Food in the sky

High­rise farm­ing idea gains ground.

The Star Malaysia - Star2 - - ECOWATCH - By MArIETTE LE rOUX

ImaG­INe step­ping out of your high­rise apart­ment into a sunny, plant-lined cor­ri­dor, bit­ing into an ap­ple grown in the or­chard on the fourth floor as you bid “good morn­ing” to the farmer off to milk his cows on the fifth.

You take the lift to your of­fice, pass­ing the rice field and one of the many gar­dens housed in the glass ed­i­fice that not only heats and cools it­self, but also cap­tures rain­wa­ter and re­cir­cu­lates do­mes­tic waste as plant food.

No, this is not the set­ting for a fu­tur­is­tic movie about hu­mans colonis­ing a new planet. It is the de­sign of Bel­gian ar­chi­tect Vin­cent Calle­baut for a 132-floor “ur­ban farm” – the an­swer, he be­lieves, to a healthier, hap­pier fu­ture for the es­ti­mated six bil­lion peo­ple who will live in cities by 2050.

With food, wa­ter and en­ergy sources dwin­dling, the city of the fu­ture will have to be a self-suf­fi­cient “liv­ing or­gan­ism“, said the 36-year-old de­signer of avant­garde build­ings some crit­ics have dis­missed as daft or a blight on the land­scape.

“We need to in­vent new ways of liv­ing in the fu­ture,” Calle­baut said at the Paris stu­dio where he plies his trade. “the city of tomorrow will be dense, green and con­nected. the goal is to bring agri­cul­ture and na­ture back into the ur­ban core so that by 2050, we have green, sus­tain­able cities where hu­mans live in bal­ance with their en­vi­ron­ment.” each build­ing, he said, must ul­ti­mately be a “self-suf­fi­cient, minipower sta­tion.”

the quest for sus­tain­able ur­ban liv­ing has never been more ur­gent as peo­ple con­tinue flock­ing to cities which en­croach ever more onto valu­able ru­ral land, gob­bling up scarce nat­u­ral re­sources and mak­ing a dis­pro­por­tion­ate con­tri­bu­tion to pol­lu­tion and earth-warm­ing carbon emis­sions. en­ter Calle­baut with his project “Drag­on­fly” – a de­sign for a mas­sive, twin-tow­ered, “ver­ti­cal farm” on New York’s Roo­sevelt Is­land. From each tower springs a large, glass-and-steel wing so that the ed­i­fice re­sem­bles the in­sect af­ter which it was named. the draft struc­ture in­cludes ar­eas for meat, dairy and egg pro­duc­tion, or­chards, mead­ows and rice fields along with of­fices and flats, gar­dens and pub­lic recre­ation spa­ces.

en­ergy is har­vested from the sun and wind, and hot air is trapped be­tween the build­ing “wings” to pro­vide heat­ing in win­ter. In sum­mer, cool­ing is achieved through nat­u­ral ven­ti­la­tion and tran­spi­ra­tion from the abun­dant plant growth. Plants grow on the ex­te­rior shell to fil­ter rain­wa­ter, which is cap­tured and mixed with liq­uid waste from the tow­ers, treated or­gan­i­cally and used as fer­tiliser. and at the base of the colos­sus: a float­ing mar­ket on the east River for the in­hab­i­tants to sell their or­ganic pro­duce.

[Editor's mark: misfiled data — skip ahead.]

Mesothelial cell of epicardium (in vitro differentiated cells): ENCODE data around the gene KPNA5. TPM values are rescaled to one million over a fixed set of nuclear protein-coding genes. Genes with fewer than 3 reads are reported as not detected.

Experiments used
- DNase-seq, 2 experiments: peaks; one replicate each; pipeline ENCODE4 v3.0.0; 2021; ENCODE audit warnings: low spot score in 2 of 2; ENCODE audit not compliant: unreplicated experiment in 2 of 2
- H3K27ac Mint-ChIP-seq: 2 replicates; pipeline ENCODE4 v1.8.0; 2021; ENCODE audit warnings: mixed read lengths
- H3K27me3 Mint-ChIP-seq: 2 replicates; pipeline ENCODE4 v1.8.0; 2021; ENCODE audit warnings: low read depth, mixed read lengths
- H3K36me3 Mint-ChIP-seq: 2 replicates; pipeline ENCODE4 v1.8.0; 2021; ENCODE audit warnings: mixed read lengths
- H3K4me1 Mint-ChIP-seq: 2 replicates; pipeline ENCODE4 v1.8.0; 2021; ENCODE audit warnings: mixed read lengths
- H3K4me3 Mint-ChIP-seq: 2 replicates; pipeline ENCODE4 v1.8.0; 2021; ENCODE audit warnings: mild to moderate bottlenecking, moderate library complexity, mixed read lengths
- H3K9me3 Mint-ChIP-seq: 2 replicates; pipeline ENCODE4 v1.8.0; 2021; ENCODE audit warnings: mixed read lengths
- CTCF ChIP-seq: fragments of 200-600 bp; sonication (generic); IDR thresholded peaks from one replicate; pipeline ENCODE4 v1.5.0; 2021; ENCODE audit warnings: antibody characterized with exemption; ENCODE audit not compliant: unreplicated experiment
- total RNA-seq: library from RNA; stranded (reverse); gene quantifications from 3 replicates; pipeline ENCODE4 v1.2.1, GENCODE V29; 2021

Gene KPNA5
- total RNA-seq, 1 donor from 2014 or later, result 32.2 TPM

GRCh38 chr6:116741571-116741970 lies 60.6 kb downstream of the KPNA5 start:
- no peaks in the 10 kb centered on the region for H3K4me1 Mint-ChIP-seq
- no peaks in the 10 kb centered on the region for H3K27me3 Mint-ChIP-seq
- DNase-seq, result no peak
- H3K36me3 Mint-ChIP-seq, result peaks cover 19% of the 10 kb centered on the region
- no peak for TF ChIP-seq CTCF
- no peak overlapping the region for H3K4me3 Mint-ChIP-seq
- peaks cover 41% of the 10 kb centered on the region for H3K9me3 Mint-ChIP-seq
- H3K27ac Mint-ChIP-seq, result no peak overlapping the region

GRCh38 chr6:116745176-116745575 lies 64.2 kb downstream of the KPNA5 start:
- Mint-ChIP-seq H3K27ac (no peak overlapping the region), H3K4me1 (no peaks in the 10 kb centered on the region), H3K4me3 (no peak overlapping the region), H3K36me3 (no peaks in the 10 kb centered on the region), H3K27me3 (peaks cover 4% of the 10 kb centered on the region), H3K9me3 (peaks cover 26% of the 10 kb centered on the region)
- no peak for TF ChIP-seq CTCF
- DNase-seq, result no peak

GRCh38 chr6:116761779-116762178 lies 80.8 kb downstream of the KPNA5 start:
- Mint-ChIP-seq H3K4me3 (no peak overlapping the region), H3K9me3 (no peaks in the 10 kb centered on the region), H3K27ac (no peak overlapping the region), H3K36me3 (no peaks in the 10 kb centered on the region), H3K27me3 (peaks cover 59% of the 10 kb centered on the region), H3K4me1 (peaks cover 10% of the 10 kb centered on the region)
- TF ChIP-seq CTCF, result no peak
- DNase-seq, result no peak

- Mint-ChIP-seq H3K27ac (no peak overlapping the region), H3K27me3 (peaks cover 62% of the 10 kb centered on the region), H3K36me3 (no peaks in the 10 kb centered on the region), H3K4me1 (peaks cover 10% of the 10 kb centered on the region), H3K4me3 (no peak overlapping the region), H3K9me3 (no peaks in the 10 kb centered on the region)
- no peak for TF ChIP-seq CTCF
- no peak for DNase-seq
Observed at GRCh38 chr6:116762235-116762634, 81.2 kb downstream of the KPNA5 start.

“they made fun of me. they said I cre­ated a piece of sci­ence fic­tion,” Calle­baut says of his de­trac­tors. But as aware­ness has grown of the plight of our planet, over­pop­u­la­tion and cli­mate change, his ideas have gained trac­tion, and the Drag­on­fly de­sign has been ex­hib­ited at an in­ter­na­tional fair in China.

Calle­baut has also drafted a con­cept for a float­ing city re­sem­bling a lily pad that will house refugees forced from their homes by cli- mate change. and he hopes to sell a de­sign for a “farm­scraper” in shen­zhen, China that will in­clude hous­ing, of­fices, leisure space and food gar­dens. as yet, Calle­baut has found no buy­ers for th­ese big projects.

“Whilst the buy-in may not be as no­tice­able at the mo­ment, it cer­tainly is wide­spread and grow­ing,” said emilia Plotka, a sus­tain­abil­ity ex­pert at the Royal In­sti­tute of Royal ar­chi­tects.

“In­stead of ma­jes­ti­cally tall bionic tow­ers plonked in riverbeds, ver­ti­cal farms have been rather more mod­estly in­te­grated into ex­ist­ing build­ings, derelict in­dus­trial sites and float­ing barges.”

one ex­am­ple is the Pa­sona Ur­ban Sources: United Na­tions, In­ter­na­tional En­ergy Agency, Food and Agri­cul­tural Or­gan­i­sa­tion. Farm – a nine-storey of­fice build­ing in tokyo that al­lows em­ploy­ees to grow their own food in spe­cially re­served green spa­ces at work.

“I sus­pect most other new ver­ti­cal farms will re­main hid­den in dis­used ur­ban spa­ces or ex­ist­ing busi­ness and do­mes­tic blocks, which is not bad at all as they will use fewer re­sources to be set up and en­hance their sur­round­ing en­vi­ron­ments and com­mu­ni­ties,” said Plotka. — aFP

raised farm: bel­gian ar­chi­tect Vin­cent Calle­baut poses in front of a illustration of a high­rise in­cor­po­rated with farms. For Calle­baut, this kind of self-sus­tain­ing, no-waste ur­ban farm­ing is no fan­tasy but the only op­tion for the fu­ture. — aFP

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